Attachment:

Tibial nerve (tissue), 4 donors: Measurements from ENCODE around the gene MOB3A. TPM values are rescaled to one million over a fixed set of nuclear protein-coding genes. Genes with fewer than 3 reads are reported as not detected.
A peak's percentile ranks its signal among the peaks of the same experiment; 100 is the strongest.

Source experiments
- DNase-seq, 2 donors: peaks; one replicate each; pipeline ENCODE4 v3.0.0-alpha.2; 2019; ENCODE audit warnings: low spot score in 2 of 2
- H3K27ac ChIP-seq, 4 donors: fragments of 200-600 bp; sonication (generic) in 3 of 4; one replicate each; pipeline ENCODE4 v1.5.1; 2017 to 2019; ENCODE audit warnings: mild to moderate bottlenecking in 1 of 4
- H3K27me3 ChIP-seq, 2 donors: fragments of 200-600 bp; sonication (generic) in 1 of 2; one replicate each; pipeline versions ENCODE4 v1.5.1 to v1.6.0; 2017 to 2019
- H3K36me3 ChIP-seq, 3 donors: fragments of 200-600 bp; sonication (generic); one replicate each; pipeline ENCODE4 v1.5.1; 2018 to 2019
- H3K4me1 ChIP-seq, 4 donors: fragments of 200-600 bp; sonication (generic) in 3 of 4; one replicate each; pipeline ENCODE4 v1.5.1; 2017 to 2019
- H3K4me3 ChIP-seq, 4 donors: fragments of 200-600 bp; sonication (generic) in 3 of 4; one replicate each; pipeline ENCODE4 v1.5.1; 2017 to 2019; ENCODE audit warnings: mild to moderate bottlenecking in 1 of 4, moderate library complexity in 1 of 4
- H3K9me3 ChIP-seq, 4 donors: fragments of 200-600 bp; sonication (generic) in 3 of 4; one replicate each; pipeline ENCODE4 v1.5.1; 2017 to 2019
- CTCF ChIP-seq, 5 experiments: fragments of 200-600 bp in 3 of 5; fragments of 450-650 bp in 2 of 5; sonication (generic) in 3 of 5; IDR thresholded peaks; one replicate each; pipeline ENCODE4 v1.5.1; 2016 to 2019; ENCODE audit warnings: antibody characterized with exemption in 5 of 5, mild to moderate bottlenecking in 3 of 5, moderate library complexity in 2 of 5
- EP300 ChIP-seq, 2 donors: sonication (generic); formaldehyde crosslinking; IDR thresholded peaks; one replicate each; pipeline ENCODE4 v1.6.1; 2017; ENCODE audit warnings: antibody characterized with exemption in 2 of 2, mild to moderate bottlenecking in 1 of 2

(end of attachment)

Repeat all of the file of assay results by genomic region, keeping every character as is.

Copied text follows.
Tibial nerve (tissue), 4 donors: Measurements from ENCODE around the gene MOB3A. TPM values are rescaled to one million over a fixed set of nuclear protein-coding genes. Genes with fewer than 3 reads are reported as not detected.
A peak's percentile ranks its signal among the peaks of the same experiment; 100 is the strongest.

Source experiments
- DNase-seq, 2 donors: peaks; one replicate each; pipeline ENCODE4 v3.0.0-alpha.2; 2019; ENCODE audit warnings: low spot score in 2 of 2
- H3K27ac ChIP-seq, 4 donors: fragments of 200-600 bp; sonication (generic) in 3 of 4; one replicate each; pipeline ENCODE4 v1.5.1; 2017 to 2019; ENCODE audit warnings: mild to moderate bottlenecking in 1 of 4
- H3K27me3 ChIP-seq, 2 donors: fragments of 200-600 bp; sonication (generic) in 1 of 2; one replicate each; pipeline versions ENCODE4 v1.5.1 to v1.6.0; 2017 to 2019
- H3K36me3 ChIP-seq, 3 donors: fragments of 200-600 bp; sonication (generic); one replicate each; pipeline ENCODE4 v1.5.1; 2018 to 2019
- H3K4me1 ChIP-seq, 4 donors: fragments of 200-600 bp; sonication (generic) in 3 of 4; one replicate each; pipeline ENCODE4 v1.5.1; 2017 to 2019
- H3K4me3 ChIP-seq, 4 donors: fragments of 200-600 bp; sonication (generic) in 3 of 4; one replicate each; pipeline ENCODE4 v1.5.1; 2017 to 2019; ENCODE audit warnings: mild to moderate bottlenecking in 1 of 4, moderate library complexity in 1 of 4
- H3K9me3 ChIP-seq, 4 donors: fragments of 200-600 bp; sonication (generic) in 3 of 4; one replicate each; pipeline ENCODE4 v1.5.1; 2017 to 2019
- CTCF ChIP-seq, 5 experiments: fragments of 200-600 bp in 3 of 5; fragments of 450-650 bp in 2 of 5; sonication (generic) in 3 of 5; IDR thresholded peaks; one replicate each; pipeline ENCODE4 v1.5.1; 2016 to 2019; ENCODE audit warnings: antibody characterized with exemption in 5 of 5, mild to moderate bottlenecking in 3 of 5, moderate library complexity in 2 of 5
- EP300 ChIP-seq, 2 donors: sonication (generic); formaldehyde crosslinking; IDR thresholded peaks; one replicate each; pipeline ENCODE4 v1.6.1; 2017; ENCODE audit warnings: antibody characterized with exemption in 2 of 2, mild to moderate bottlenecking in 1 of 2